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Who is a “sportsman”?

Sportsmen were the nation’s first conservationists, advocating in the 1890s for sustainable harvests of previously unregulated birds, fish and animals like deer and bear. Acting against their own individual self-interests, they banded together to place limits on wildlife and habitat so that future generations would have opportunities to fish, hunt, camp, skinny dip, sight-see, wildlife watch, and help wildlife recover from 300 years of unregulated market hunting and industrial exploitation.

By the 1920s, a culture of stewardship and natural resource conservation was cemented into the sporting ranks by leaders like Gifford Pinchot, Teddy Roosevelt, and Aldo Leopold. Hunting clubs across rural America incorporated stocking programs, tree planting, and facilitating public land purchases to improve and increase wildlife habitat.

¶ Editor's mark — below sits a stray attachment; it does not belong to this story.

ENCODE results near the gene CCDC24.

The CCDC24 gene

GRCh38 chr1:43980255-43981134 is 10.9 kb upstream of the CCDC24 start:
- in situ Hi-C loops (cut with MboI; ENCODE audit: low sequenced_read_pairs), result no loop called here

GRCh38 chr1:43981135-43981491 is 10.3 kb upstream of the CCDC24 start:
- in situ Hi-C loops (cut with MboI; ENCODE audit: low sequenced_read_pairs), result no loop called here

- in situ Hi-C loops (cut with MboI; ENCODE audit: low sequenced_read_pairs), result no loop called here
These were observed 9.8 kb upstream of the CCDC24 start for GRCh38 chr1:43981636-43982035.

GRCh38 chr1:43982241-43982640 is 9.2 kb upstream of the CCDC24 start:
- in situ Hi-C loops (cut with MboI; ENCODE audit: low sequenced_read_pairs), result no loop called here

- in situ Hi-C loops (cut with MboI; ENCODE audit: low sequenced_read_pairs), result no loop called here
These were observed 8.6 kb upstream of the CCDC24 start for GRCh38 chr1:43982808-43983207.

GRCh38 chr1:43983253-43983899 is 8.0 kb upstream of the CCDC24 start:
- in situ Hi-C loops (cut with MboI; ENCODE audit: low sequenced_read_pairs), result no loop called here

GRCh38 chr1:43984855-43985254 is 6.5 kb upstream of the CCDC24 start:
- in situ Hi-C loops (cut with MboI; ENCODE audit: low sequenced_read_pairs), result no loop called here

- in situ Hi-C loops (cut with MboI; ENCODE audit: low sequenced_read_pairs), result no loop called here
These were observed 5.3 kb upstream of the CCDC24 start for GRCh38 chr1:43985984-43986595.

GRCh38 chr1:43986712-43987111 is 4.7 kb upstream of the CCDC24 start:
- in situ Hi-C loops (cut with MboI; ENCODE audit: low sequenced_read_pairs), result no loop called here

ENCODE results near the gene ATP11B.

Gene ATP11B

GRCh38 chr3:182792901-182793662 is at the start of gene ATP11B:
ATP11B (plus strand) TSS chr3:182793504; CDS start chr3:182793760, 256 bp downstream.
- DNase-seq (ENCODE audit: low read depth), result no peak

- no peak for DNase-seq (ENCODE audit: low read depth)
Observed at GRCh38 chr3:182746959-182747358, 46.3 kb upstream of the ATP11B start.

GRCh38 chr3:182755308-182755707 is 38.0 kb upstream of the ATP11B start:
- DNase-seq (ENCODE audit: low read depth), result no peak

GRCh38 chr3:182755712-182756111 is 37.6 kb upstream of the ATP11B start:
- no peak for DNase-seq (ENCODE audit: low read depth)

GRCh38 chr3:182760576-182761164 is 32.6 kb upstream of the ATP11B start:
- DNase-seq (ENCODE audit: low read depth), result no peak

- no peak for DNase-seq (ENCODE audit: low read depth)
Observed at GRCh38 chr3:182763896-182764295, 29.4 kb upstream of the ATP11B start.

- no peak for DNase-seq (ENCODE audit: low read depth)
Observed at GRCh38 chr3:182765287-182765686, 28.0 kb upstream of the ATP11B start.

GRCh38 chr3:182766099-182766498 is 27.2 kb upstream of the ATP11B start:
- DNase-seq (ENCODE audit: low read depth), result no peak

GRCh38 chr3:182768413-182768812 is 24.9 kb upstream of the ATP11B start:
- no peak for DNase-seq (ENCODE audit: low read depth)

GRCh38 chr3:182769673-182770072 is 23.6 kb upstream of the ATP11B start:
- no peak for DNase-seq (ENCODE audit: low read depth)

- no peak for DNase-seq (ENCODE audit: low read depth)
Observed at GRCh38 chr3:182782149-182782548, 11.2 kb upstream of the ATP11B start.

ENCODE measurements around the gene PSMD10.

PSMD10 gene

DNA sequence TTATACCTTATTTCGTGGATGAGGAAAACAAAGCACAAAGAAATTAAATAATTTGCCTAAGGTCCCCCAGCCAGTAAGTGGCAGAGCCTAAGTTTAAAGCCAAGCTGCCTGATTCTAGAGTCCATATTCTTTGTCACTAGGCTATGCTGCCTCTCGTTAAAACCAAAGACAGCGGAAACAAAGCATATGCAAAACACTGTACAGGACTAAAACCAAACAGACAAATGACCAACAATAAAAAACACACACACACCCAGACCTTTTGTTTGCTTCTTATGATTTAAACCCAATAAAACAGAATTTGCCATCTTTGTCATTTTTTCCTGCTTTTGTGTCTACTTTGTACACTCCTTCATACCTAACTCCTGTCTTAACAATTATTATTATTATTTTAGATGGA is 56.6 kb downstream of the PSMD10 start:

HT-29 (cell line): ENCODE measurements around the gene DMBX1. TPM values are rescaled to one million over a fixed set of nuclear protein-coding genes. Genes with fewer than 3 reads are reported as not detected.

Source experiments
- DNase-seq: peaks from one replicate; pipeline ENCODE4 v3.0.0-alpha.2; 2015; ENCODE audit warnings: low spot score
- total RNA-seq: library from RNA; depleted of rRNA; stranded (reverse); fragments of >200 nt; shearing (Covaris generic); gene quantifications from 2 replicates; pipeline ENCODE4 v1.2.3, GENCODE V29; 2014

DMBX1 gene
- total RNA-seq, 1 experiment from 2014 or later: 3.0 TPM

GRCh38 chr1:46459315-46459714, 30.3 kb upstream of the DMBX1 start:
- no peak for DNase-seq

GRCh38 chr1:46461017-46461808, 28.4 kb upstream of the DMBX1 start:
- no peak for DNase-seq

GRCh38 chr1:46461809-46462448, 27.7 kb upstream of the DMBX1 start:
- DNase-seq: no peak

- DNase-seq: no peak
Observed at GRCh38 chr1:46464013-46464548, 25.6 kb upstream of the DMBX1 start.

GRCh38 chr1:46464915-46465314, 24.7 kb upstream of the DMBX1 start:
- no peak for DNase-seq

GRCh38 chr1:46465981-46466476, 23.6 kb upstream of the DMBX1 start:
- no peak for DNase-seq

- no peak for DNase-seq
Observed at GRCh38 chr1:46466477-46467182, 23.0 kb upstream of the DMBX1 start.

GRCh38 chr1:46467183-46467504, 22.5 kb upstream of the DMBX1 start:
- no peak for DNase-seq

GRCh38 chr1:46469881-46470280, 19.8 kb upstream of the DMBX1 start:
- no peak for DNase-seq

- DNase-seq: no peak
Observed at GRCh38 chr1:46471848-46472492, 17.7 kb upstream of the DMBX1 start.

Fast forward to today, where wildlife populations are largely stable, wildlife habitat is not in crisis mode, and hunters and anglers are experiencing the best opportunities to harvest trophy fish and game in many decades. We are living in a golden age of the outdoor lifestyle.

Riding on the successes of past generations, today there are some grumbling guys with guns, crabbing that they don’t have anything to hunt. The real shameful behavior is the recent abandonment by some of these men of the sportsman’s stewardship ethic and the conservation pledge that made the hunting community highly respected among the larger society. A group of disaffected users, takers, and malcontents calling themselves “sportsmen” recently endorsed HB 1576, a proposed Pennsylvania bill which would gut the very state agencies charged with protecting Pennsylvania’s natural resources, and remove from state protection those plants and animals necessary for healthy hunting habitat.

The question on the table is, Are these men sportsmen? Are they sportsmen like Aldo Leopold was a sportsman?